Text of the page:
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September, 2016
It could be argued quite reasonably that the interpretation of growth rate data on the formation of ferrite in steels, is in a state of crisis. This is because of a failure to account for the limitations of experimental techniques and genuine difficulties with the theory of diffusion-controlled growth in multicomponent steels. One might be forgiven in deducing from the published literature that whenever there is a gap between theory and experiment, it is explained by appealing to  free energy dissipations that have little in the way of supporting evidence.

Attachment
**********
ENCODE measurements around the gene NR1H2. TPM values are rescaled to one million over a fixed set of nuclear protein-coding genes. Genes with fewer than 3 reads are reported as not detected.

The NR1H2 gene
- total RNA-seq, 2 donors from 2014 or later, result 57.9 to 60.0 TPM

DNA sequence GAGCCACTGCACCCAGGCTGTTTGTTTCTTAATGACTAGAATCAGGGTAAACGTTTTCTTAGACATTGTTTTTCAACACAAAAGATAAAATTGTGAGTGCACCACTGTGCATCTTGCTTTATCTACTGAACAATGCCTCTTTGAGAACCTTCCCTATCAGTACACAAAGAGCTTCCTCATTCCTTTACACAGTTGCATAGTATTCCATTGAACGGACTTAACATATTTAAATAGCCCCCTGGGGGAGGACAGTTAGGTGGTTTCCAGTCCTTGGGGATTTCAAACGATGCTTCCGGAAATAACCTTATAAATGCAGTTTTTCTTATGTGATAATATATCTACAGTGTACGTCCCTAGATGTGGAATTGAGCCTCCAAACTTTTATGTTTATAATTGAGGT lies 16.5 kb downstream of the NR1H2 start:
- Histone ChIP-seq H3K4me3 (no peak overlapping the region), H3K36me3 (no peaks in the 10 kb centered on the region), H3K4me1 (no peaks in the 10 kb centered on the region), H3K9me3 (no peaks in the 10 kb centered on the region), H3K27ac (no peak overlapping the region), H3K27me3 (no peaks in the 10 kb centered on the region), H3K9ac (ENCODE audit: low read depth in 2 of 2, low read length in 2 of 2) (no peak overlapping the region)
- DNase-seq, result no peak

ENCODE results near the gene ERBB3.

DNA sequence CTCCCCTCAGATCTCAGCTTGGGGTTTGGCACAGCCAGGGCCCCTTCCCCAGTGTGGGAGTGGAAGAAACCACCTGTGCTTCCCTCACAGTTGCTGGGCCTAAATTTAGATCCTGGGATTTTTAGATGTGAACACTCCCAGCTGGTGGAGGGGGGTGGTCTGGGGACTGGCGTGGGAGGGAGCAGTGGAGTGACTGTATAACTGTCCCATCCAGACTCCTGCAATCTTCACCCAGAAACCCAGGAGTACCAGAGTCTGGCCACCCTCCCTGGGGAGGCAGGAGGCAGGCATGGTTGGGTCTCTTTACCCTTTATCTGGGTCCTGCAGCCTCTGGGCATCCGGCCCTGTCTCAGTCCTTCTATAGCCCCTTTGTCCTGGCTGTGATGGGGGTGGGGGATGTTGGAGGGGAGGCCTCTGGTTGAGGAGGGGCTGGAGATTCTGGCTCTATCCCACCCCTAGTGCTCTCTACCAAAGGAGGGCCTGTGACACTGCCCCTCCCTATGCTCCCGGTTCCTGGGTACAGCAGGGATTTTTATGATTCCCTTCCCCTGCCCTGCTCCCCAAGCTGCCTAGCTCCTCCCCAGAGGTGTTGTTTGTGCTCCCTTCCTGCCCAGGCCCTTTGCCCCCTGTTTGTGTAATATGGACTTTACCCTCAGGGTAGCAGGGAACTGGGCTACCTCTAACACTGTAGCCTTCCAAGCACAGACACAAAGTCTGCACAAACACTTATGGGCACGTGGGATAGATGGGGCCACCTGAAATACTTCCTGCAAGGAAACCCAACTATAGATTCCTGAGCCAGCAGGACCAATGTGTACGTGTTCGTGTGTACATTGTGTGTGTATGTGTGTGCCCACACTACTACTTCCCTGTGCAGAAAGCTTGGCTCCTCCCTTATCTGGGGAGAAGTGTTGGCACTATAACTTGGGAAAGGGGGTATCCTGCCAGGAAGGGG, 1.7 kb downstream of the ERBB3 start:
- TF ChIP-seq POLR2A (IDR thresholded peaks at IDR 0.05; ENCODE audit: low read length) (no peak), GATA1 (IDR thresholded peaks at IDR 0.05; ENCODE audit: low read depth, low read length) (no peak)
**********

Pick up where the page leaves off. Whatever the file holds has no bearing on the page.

It is demonstrated here that the current kinetic theory that relies on the formation of sharp concentration gradients is unphysical. There is a substantial  penalty associated with the creation of such sharp changes in composition. Therefore, the abrupt concentration spikes would never occur in practice.
The actual distribution of solute would be over distances orders of magnitude larger than currently calculated, leading to slower growth rates than are predicted currently. The consequences of this conclusion place doubt both on the transition from local to paraequilibrium, and whether the latter state exists at all for reconstructive transformations

H.K.D.H. Bhadeshia, "Some difficulties in the theory of diffusion-controlled growth in substitutionally alloyed steels", Current Opinion in Solid State and Materials Science, 20(6) (2016), 396-400